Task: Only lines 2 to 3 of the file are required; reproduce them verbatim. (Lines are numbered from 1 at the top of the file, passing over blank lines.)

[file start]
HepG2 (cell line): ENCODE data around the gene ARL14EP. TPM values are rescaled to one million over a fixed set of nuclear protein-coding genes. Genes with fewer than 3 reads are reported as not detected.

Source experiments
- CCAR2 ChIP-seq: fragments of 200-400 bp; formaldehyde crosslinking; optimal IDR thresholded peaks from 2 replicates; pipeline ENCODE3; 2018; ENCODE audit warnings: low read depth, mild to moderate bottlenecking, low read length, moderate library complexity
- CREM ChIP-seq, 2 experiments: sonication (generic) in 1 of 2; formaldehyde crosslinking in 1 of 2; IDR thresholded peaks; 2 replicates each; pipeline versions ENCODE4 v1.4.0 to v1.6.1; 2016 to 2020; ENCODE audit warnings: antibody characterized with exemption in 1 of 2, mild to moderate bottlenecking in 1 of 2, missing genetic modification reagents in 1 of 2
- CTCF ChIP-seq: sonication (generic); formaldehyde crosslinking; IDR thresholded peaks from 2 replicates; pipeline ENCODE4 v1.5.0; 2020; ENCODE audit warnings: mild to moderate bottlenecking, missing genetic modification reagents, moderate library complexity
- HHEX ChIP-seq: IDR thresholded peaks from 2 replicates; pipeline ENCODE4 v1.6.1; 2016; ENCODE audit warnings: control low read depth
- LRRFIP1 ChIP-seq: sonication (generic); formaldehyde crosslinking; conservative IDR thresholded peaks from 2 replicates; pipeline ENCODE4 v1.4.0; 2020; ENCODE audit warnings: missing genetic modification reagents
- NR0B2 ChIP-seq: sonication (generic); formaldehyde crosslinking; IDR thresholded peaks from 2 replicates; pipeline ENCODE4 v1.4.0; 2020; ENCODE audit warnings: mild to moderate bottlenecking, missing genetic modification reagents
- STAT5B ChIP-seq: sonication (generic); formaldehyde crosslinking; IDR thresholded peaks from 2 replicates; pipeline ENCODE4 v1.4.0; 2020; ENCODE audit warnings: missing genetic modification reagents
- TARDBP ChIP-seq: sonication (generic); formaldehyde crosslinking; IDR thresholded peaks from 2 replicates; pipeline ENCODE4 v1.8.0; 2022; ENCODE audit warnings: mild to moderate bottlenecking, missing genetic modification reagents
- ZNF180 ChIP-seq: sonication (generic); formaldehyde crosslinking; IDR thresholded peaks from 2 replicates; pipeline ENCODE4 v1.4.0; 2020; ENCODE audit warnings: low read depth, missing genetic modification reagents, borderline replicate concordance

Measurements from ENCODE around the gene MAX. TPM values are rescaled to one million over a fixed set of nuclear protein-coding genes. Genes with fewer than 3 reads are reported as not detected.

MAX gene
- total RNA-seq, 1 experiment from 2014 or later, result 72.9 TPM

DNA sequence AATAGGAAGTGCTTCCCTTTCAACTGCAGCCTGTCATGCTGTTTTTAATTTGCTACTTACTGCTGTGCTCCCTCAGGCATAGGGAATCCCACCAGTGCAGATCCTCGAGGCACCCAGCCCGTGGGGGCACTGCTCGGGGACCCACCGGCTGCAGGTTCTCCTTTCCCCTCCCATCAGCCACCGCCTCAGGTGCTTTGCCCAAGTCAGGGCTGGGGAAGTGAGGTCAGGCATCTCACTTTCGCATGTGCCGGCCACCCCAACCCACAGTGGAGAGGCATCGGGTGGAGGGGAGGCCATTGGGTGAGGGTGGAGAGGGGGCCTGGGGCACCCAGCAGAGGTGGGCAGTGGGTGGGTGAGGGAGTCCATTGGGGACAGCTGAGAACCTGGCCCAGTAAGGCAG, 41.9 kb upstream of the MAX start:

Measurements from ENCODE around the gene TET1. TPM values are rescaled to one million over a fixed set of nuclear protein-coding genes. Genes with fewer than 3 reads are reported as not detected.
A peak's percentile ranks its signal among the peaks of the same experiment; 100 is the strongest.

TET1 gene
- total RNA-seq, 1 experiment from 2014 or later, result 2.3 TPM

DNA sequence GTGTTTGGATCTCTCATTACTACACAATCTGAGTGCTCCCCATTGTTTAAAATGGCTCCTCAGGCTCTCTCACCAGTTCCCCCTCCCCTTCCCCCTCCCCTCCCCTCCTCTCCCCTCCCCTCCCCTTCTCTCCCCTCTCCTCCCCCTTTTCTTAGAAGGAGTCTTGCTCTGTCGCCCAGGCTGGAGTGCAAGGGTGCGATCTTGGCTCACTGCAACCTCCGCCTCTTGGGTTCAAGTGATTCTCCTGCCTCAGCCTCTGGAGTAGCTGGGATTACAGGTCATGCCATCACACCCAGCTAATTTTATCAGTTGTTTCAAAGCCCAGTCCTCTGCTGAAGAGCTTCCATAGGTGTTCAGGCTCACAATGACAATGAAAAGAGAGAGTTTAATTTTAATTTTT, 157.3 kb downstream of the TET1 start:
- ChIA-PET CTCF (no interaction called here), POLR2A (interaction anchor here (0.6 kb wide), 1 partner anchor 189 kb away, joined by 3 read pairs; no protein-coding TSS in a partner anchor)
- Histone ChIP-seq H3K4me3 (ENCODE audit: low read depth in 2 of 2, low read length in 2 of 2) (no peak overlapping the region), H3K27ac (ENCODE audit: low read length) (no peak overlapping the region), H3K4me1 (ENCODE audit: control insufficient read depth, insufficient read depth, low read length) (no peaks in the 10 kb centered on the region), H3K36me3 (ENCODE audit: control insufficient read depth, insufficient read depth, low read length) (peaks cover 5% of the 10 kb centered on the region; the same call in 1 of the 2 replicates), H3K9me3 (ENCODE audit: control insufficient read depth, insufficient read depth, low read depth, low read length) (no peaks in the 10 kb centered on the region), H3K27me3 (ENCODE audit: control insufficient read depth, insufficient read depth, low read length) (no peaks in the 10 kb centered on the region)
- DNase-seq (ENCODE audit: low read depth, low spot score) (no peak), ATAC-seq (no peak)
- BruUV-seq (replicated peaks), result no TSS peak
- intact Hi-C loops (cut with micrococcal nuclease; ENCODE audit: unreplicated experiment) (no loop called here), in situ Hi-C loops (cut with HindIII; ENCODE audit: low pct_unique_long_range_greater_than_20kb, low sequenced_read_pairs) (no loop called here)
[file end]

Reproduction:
Source experiments
- CCAR2 ChIP-seq: fragments of 200-400 bp; formaldehyde crosslinking; optimal IDR thresholded peaks from 2 replicates; pipeline ENCODE3; 2018; ENCODE audit warnings: low read depth, mild to moderate bottlenecking, low read length, moderate library complexity